House Approves Pallone Bill Recognizing William "Count" Basie
Washington, D.C. --- The U.S. House of Representatives unanimously approved legislation last night sponsored by U.S. Rep. Frank Pallone, Jr. (D-NJ) that honors the life and musical contributions of renowned jazz pianist and bandleader, William "Count" Basie.
Pallone's legislation marks the 100th anniversary of Count Basie's birth in Red Bank, New Jersey, located in the New Jersey congressman's district. Red Bank is now home to the Count Basie Theatre, a non-profit theatre that works to support community artists and musicians. Pallone worked with the staff at the theatre in drafting the bill.
"This legislation pays tribute to the life and career of an individual who revolutionized the face of jazz music and, to this day, stands as a model for all those that have followed him," Pallone said following passage of the bill. "I am honored to recognize Count Basie, one of Red Bank's most honored sons."
During his speech on the House floor, Pallone recounted Basie's childhood in Red Bank and the Count Basie Theatre's work to keep his legacy alive in New Jersey.
"I want to thank the Count Basie Theatre for its commitment to keeping the music and legacy of Count Basie alive in Red Bank and across the nation," Pallone continued. "Their commitment to community theatre helps to support and inspire a new generation of local musicians. One cannot help but think that this is exactly how the 'Kid from Red Bank' would have liked it."
"We are appreciative that Congressman Pallone stepped up to the plate to honor one of New Jerseys and Americas most famous citizens, William 'Count' Basie," said Regina Paleau, Marketing Director for the Count Basie Theatre. "He is an internationally beloved figure who changed the face of music and jazz. We at the Count Basie Theatre in Red Bank, where Count Basie was born, are dedicated to keeping his memory and legacy alive. Congressmans Pallones resolution will help to ensure that he is not forgotten."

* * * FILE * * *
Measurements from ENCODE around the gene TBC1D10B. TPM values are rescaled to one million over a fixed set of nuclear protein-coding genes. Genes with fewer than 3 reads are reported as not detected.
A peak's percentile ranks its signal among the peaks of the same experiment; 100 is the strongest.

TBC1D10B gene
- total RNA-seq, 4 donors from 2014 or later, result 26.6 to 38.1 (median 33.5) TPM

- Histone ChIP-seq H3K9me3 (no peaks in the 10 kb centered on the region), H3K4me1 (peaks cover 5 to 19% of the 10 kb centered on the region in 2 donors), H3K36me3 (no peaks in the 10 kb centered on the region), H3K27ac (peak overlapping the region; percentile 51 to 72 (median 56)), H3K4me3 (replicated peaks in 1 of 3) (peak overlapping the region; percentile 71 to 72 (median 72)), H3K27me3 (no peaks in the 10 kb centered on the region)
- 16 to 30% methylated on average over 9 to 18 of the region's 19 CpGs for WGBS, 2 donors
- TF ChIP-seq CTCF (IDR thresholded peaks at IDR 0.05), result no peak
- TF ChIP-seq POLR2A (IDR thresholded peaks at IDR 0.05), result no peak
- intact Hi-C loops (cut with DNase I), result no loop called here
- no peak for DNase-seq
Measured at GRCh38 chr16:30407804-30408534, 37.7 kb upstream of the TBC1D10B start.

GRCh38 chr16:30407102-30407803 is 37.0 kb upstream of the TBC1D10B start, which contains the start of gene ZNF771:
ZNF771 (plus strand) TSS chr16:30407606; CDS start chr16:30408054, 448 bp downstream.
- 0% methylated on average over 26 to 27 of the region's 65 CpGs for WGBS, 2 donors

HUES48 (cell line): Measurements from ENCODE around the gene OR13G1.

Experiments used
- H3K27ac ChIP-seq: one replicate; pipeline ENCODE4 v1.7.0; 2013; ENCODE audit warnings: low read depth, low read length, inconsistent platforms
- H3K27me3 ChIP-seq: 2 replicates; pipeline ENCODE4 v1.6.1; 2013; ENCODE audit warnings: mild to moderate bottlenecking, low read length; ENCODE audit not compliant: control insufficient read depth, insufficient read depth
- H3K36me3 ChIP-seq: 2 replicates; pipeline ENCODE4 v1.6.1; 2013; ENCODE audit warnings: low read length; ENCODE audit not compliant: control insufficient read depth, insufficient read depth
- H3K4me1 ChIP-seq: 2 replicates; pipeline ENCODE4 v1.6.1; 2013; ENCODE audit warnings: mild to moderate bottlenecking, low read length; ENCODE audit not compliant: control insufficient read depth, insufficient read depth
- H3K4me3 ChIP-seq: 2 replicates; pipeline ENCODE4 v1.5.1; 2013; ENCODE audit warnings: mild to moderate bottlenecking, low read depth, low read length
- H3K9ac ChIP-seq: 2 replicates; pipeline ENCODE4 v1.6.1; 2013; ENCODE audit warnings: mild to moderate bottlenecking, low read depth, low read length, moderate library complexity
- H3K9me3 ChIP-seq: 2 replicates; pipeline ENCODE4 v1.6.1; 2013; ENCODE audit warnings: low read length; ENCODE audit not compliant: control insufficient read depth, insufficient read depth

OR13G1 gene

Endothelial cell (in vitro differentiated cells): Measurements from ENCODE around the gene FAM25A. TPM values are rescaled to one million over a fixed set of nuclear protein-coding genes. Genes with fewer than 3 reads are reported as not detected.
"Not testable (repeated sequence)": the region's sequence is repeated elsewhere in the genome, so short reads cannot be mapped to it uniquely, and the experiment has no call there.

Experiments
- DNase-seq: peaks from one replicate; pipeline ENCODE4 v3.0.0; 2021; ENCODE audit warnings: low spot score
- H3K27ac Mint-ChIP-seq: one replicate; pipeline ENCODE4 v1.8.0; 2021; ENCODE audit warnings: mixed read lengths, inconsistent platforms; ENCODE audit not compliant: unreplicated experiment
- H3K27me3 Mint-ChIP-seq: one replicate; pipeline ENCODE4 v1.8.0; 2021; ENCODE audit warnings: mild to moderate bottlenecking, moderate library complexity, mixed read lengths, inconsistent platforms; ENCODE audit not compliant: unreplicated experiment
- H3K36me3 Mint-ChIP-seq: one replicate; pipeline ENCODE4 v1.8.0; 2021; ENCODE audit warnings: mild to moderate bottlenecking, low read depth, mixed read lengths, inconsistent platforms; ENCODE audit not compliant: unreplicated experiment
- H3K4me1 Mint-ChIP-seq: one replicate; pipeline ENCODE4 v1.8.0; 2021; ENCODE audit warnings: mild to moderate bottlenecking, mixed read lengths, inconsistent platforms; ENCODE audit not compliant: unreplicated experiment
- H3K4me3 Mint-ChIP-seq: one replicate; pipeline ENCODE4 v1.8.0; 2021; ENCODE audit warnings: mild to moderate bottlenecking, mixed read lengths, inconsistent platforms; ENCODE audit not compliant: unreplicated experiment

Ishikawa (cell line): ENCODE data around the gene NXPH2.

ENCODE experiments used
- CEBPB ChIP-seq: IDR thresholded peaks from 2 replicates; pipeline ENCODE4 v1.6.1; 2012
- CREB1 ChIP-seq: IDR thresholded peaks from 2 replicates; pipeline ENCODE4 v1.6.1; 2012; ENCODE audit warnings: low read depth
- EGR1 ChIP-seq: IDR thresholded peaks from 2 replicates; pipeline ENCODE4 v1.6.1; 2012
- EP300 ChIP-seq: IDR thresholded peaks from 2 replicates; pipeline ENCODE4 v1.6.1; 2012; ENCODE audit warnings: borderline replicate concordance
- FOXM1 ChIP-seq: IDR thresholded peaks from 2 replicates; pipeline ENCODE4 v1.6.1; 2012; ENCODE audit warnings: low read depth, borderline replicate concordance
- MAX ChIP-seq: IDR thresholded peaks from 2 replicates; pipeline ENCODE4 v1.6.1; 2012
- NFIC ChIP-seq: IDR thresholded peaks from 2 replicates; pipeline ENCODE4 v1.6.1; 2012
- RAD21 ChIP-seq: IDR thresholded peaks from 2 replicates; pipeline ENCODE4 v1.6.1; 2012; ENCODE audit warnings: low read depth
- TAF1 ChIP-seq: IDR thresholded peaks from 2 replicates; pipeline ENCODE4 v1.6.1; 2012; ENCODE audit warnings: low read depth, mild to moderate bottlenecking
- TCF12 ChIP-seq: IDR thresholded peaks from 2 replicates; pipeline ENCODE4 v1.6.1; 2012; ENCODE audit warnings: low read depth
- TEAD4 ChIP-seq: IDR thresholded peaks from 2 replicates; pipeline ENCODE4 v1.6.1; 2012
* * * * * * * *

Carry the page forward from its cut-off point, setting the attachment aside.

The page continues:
Count Basie and the Count Basie Orchestra dominated the swing era in jazz and set the standard for jazz musical ensembles. Count Basie is considered one of the premiere big band leaders of the era.
Count Basie was born on August 21, 1904 in Red Bank, New Jersey. It was in Red Bank that Basie, at the encouragement of his mother and a local music teacher, first learned piano. As a child, Basie did chores and played piano during films at the Palace Theater in Red Bank. Basie and drummer Sonny Greer were also awarded first place in an Asbury Park piano competition. Years later, Basie would trace his lifelong interest in the organ to his experiences at the Lyric Theater, another theater in Red Bank, where he would listen to the organ played by Henry La Ross.
The city of Red Bank had a significant impact on Basie's early musical development, as evidenced by the title of one of his band's most famous tunes, "The Kid from Red Bank."
In the 1920's, Basie moved to Harlem, New York and learned under jazz greats, such as Thomas "Fats" Waller. Basie perfected a style of piano know as "comping," a highly precise style of chords on the piano. While on tour with a jazz band, Count Basie settled in Kansas City, Missouri where he met the musicians that would create the Count Basie Orchestra. Throughout his career, Count Basie won nine Grammy Awards, as well as the Grammy Trustees award and Lifetime Achievement Award.